For many of us in the entrepreneurial world, taking time away from business essentially means saying no to income for a chunk of time. There is no “paid time off” as a creative entrepreneur. No boss that allows you extended time away with guarantee your job will be there waiting for you. And in fact, often entrepreneurs don’t even have the luxury to take any kind of unpaid leave due to financial needs, how far ahead many people in the wedding industry plan, and other constraints. Of course, there is always the potential for passive income, but not everyone has that element incorporated into their business. All of this to say that taking a maternity or paternity leave, or even taking a sabbatical, can be difficult to plan for and execute.
Everyone is different, but there is one thing that is consistent: taking any length of time out of your business (whether it’s a weeklong vacation, a month-long sabbatical, or many months to care for a tiny babe) is tough and requires a hefty dose of preparation. While preparing for welcoming our son into the world last year, I spent a good bit of time coming up with ways to successfully plan a 3+ month maternity leave, and today, I’m here to share a bit with you about how to step out of your business for any length of time.
Before I begin, I want to start these tips with the acknowledgement that everyone’s story to growing a family is different. However you welcome a little one into the world, you are so worthy and the absolute perfect mom or dad for that baby. Whether biological, through adoption, surrogacy, fostering, hoping, dreaming, waiting, or serving as a parent-figure to a special kiddo, taking time away from business is hard, but so worth it. I guarantee you’ll appreciate that special time together more than you can imagine. Having just come off our maternity leave, I look back fondly at the experience we had, grateful we set aside time, effort, and budget to do so. It wasn’t always perfect, but having the margin to be fully present made all the difference. Even if you’re reading this not anticipating a little one, but wanting to take some time off from business for yourself, these tips can still apply and help guide your next steps for planning a sabbatical as an entrepreneur.
1. Set your dates
Before we got pregnant, I envisioned planning the perfect time to have a baby. I planned my wedding photography calendar around when we’d hope to be welcoming a little one into the world. Then… after a year of hoping and praying and wrestling with our journey through infertility, I realized that our story and plan may look a bit different than I expected. When we finally discovered we were pregnant, I could hardly believe my eyes… and quickly did the math to determine the expected due date… and how long I could afford to take time off.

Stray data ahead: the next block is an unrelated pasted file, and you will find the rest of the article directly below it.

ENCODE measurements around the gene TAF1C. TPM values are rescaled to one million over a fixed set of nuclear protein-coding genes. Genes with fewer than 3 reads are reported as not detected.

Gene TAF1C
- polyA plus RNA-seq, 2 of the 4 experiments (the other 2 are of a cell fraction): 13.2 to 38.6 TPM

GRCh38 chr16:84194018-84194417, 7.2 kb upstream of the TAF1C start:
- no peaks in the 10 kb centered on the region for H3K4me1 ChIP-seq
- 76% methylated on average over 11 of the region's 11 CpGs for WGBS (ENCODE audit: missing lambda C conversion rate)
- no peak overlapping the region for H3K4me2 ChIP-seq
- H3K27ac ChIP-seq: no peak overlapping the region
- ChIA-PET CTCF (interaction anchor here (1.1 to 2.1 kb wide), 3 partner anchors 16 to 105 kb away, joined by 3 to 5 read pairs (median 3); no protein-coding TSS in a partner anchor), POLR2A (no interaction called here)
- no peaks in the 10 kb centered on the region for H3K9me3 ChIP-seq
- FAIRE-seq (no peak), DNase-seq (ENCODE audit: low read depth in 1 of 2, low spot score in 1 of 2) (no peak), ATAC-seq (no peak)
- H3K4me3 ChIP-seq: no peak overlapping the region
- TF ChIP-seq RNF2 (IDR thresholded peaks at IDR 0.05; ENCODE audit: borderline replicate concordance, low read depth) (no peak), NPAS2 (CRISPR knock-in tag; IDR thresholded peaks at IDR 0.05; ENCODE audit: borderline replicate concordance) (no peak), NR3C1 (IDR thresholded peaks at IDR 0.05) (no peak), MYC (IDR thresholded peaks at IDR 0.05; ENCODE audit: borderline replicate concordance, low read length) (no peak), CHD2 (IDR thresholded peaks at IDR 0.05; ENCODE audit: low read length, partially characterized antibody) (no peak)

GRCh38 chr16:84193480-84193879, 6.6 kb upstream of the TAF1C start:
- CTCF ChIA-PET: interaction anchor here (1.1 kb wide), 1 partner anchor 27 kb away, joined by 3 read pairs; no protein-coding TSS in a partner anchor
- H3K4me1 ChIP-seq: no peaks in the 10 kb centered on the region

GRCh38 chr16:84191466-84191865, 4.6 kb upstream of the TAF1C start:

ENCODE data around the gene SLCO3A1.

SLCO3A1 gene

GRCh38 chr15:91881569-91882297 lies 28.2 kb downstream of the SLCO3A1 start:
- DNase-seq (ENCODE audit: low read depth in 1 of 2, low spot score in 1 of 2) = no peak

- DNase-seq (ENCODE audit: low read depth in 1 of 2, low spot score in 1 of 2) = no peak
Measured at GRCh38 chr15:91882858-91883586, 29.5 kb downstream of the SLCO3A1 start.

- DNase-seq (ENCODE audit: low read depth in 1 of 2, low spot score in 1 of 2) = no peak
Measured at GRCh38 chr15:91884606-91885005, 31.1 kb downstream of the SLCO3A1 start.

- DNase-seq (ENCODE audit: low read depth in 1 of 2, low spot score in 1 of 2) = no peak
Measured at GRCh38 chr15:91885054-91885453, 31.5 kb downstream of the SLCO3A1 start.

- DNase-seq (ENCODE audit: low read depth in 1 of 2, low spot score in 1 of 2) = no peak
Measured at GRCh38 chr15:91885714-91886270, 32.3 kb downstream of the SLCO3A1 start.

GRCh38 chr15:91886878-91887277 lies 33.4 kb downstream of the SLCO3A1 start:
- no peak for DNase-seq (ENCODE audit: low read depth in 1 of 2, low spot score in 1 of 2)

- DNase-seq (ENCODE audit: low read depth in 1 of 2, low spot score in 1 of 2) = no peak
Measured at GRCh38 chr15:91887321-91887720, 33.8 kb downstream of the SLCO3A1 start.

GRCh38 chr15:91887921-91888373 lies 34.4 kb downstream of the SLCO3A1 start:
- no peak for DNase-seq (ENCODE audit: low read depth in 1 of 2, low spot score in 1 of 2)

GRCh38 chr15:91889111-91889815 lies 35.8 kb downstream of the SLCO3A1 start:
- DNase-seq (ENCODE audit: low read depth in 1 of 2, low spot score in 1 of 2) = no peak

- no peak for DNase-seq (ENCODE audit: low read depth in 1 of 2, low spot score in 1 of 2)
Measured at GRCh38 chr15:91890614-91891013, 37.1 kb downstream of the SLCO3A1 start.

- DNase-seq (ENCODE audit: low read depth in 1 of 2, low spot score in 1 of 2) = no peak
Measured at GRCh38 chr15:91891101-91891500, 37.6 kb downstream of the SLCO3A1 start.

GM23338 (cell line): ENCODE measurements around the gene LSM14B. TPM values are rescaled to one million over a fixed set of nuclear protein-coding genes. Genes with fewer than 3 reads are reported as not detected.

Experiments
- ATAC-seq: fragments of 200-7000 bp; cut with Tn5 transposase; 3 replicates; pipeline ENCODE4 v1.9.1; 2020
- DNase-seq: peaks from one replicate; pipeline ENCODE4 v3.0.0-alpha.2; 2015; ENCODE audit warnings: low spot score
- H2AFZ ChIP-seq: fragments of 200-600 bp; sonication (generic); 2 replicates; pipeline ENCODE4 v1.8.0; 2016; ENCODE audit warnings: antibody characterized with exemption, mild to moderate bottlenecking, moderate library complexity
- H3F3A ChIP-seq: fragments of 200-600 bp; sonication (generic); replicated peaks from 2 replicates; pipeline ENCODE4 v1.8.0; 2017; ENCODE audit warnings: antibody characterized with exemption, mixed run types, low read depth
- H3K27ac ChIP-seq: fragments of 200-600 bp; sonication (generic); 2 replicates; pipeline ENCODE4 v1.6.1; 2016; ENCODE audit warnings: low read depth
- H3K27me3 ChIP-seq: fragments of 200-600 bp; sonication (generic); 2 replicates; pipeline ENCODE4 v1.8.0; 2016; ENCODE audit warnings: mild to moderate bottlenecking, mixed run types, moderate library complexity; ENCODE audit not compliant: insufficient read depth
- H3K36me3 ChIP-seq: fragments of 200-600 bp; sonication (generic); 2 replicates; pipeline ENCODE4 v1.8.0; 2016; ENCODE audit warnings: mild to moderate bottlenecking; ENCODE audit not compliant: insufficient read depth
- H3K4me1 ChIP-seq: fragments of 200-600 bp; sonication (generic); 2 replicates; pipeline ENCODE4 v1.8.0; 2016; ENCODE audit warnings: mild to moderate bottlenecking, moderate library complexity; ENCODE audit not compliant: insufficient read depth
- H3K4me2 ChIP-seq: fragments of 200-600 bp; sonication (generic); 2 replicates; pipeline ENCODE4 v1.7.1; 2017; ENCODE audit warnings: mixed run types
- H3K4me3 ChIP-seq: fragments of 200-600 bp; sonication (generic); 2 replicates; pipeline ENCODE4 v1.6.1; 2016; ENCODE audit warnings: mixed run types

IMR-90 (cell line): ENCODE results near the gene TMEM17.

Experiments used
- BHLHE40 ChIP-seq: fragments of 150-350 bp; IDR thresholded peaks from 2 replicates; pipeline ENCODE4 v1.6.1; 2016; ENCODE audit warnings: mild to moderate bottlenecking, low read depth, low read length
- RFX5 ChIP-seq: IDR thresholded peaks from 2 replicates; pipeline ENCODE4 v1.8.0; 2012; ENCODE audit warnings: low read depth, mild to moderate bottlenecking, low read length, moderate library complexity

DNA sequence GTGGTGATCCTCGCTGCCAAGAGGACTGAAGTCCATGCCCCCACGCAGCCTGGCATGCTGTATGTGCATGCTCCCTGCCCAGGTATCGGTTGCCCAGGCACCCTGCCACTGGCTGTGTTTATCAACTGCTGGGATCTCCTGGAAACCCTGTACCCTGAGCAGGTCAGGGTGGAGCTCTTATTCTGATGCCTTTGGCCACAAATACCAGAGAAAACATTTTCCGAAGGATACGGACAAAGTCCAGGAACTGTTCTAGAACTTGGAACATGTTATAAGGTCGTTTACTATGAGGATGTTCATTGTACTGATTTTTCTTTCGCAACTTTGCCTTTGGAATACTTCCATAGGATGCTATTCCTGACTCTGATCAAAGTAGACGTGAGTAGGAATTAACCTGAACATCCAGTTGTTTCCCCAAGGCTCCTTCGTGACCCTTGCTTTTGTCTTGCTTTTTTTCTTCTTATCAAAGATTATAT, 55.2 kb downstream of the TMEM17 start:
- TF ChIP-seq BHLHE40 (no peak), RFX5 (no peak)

However, starting with planning dates can be tough, depending on your situation. If you have the ability, think ahead to what is coming down the pipeline and plan accordingly. Start by assessing what important dates, holidays, or even seasons/launches are happening in your world. Pick your maternity leave start date a bit before your expected due date (as a note: our babe arrived about 1 month early, so I was extra grateful for this buffer time!) If you’re unable to predict your expected arrival date due, have a general plan in place for what you’ll do when the time comes and begin talking about your journey publically to prepare clients for when you’ll be taking some time away.
Reference your budget and bank account to determine how many months you’re able to take off while still paying yourself. You know what is best for your work style and family – and when in doubt, plan for more rather than less, as you can always add in work, but it’s difficult to take it away once you’ve already committed.
2. Budget in advance
This one begins far before you plan to step out of the office for any length of time. As early as… now, be intentional about setting aside additional income to pay yourself steadily during your time away. Monthly expenses don’t go anywhere when you’re not in the office – and so I knew my salary couldn’t either. Consider taking on extra work or building a passive income product that can bring in revenue while you’re out-of-office. Also, I worked with a financial coach to determine the best way to allocate funds in preparation and during leave. I did a coaching session with Brooke Olsen Consulting at the beginning of pregnancy that was an absolute gamechanger for mindset and financial prep!
3. Talk to other mamas
Reach out to mamapreneurs you trust and get their thoughts on what worked for them, what they’d change, and if they have any recommendations. Talk to other mamas who have been there, done that, and then apply their experiences to you and your life. Know that not everything is going to work for everyone, but gaining insight and wisdom from a select few people is key. Aka: sometimes opinions from the MASS of peanut gallery members is more overwhelming than helpful. As with all content consumption, tailor the voices in your ear.